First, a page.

August 22, 2012
Much has been said about how App.net — essentially a paid version of Twitter — could make for a better quality service. The idea is that the people behind App.net will be driven to think of better ways to serve their clients, rather than advertisers.
Could a similar argument be made for news sites?
An increasing number of sites are going behind a paywall, most favouring the metered model where readers are allowed a certain number of articles each month before being asked to pay.
Melanie Coulson, the online editor at the Ottawa Citizen, writes that a paywall could result in less dependence on pageviews to satisfy advertisers — and thus higher quality articles designed to attract paid subscribers.
It’s an interesting theory, except that I’m willing to bet most reporters would protest they’re already doing their darndedest to create good journalism. And they’re doing it for newspapers that have always had a paywall of sorts (i.e. subscriptions) for the print version.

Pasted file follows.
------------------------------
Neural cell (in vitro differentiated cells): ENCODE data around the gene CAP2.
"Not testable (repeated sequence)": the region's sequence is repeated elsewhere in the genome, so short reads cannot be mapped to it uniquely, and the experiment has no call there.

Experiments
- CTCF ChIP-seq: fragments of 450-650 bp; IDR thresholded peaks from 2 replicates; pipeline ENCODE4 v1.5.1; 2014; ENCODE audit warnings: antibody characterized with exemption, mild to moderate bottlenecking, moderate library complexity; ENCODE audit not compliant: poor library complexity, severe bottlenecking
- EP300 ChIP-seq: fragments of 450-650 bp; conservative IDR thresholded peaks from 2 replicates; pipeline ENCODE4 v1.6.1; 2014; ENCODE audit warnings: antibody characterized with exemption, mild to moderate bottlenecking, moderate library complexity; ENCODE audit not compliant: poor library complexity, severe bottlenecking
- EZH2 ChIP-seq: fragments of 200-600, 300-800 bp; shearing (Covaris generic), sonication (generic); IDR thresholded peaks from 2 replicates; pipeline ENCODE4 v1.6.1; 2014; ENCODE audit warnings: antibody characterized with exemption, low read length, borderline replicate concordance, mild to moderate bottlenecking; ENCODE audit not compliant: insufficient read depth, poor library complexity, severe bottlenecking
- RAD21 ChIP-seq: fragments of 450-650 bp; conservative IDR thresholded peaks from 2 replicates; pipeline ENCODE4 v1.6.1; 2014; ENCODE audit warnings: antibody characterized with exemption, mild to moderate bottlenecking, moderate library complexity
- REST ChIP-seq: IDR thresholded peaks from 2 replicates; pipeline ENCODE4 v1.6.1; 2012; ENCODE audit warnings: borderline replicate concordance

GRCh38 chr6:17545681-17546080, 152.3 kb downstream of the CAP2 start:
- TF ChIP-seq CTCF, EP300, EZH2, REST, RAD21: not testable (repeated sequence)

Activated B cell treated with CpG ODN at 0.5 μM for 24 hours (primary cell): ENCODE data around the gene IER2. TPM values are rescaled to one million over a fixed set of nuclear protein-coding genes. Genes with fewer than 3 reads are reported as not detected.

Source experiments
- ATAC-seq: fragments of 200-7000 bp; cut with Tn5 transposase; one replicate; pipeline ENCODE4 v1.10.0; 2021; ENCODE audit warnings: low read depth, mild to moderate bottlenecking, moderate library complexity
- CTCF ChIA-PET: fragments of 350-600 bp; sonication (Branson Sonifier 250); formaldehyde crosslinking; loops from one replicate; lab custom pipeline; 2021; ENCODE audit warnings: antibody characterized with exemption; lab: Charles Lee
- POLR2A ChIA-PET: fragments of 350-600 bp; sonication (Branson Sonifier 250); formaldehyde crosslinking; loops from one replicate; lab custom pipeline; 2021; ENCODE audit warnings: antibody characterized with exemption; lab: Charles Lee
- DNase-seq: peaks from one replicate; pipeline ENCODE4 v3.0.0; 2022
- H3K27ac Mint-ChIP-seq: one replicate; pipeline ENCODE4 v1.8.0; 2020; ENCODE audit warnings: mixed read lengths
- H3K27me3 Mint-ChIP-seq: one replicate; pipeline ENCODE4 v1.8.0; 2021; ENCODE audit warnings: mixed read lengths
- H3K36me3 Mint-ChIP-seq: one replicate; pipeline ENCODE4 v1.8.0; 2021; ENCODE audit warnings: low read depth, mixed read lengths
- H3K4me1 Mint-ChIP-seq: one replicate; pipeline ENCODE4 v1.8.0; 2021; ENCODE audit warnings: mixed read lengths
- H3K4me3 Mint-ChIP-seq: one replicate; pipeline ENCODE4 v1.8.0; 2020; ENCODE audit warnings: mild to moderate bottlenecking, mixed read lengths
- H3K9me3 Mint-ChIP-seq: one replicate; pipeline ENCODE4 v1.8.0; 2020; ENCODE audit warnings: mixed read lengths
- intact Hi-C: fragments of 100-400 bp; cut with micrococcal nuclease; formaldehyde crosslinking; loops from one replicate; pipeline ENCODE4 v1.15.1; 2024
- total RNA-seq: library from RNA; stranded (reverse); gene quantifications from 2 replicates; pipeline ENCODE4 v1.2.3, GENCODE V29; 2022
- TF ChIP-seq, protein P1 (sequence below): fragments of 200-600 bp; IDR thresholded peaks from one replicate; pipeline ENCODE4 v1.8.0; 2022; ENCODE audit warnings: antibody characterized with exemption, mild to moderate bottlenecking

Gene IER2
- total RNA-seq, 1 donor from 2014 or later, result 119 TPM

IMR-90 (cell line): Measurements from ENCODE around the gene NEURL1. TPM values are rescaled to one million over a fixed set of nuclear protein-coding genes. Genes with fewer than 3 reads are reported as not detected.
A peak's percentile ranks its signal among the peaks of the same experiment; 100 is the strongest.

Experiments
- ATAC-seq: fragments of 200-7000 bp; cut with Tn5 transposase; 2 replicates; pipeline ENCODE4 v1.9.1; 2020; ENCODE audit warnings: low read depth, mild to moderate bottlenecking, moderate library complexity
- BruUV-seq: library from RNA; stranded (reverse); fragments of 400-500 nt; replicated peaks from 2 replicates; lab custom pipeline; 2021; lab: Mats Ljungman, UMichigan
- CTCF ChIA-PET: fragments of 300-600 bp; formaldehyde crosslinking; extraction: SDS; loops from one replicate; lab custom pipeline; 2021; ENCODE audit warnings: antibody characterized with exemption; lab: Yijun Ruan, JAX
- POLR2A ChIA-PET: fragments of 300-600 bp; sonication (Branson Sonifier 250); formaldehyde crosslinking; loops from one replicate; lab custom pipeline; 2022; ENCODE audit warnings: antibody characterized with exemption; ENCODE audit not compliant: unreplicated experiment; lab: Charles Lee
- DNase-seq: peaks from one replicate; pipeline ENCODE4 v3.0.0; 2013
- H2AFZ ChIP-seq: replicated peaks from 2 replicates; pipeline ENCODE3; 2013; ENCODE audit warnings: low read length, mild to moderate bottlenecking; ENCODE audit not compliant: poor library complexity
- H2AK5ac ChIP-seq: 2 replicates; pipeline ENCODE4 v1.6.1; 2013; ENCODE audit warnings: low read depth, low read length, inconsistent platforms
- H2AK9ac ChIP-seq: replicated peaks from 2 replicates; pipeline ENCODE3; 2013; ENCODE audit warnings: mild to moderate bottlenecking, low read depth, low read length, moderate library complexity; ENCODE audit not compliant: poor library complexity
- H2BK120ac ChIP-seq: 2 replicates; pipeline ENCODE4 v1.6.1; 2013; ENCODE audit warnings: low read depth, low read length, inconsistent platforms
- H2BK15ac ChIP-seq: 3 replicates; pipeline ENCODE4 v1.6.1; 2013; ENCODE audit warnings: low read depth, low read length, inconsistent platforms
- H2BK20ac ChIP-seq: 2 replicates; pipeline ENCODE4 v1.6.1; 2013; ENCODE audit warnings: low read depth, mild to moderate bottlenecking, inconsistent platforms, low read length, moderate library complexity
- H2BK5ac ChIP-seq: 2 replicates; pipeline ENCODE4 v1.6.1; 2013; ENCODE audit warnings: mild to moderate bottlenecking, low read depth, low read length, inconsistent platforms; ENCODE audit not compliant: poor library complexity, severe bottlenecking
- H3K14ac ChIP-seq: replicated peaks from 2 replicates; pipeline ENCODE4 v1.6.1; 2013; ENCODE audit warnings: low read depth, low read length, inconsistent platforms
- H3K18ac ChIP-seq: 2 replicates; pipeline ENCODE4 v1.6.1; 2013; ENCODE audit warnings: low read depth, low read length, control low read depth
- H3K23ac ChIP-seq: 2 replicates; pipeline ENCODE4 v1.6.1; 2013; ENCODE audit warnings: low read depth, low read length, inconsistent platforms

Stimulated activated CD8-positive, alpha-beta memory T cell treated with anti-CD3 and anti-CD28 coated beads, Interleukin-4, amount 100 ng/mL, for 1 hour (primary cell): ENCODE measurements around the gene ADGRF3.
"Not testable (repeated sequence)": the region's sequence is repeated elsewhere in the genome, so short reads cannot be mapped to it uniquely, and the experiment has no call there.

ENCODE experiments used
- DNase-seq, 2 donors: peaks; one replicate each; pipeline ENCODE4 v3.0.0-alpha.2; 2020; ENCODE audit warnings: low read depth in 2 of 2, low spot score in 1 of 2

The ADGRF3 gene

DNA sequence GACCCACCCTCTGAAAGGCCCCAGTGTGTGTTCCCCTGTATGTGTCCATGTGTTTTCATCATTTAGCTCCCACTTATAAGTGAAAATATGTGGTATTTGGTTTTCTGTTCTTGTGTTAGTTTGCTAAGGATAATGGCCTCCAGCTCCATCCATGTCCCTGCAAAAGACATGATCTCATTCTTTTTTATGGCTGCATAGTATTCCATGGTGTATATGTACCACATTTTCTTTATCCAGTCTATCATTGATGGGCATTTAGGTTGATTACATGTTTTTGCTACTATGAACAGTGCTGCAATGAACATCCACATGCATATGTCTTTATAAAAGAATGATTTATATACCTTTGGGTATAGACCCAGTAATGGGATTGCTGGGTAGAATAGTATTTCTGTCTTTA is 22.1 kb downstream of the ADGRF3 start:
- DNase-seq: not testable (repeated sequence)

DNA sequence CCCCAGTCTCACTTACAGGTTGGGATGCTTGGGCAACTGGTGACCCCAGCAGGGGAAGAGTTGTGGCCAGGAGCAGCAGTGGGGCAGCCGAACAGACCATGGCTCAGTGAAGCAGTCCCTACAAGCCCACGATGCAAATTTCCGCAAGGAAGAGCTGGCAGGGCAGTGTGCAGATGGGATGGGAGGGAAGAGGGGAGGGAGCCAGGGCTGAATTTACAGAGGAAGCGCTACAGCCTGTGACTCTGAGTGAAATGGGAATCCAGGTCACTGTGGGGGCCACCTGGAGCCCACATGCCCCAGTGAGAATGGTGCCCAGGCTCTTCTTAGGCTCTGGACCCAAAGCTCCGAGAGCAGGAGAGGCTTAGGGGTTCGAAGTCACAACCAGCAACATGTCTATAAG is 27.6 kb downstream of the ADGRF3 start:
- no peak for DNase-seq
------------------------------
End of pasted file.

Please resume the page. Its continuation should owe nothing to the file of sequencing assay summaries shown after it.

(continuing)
And if a paywall really results in better journalism, why not take that argument to the extreme and see where it leads? If a news site were to dump advertising altogether and rely solely on (expensive) subscriptions, would that make their work any better?
Instead it could lead to a decrease in quality. Those paying readers might wind up making demands that lead to biased coverage. Special interests could push their agenda to the forefront.
We should be honest with readers. There’s no need for pie-in-the-sky promises of “quality” journalism. We need revenue to continue providing you with news. Pay us and we will do our best.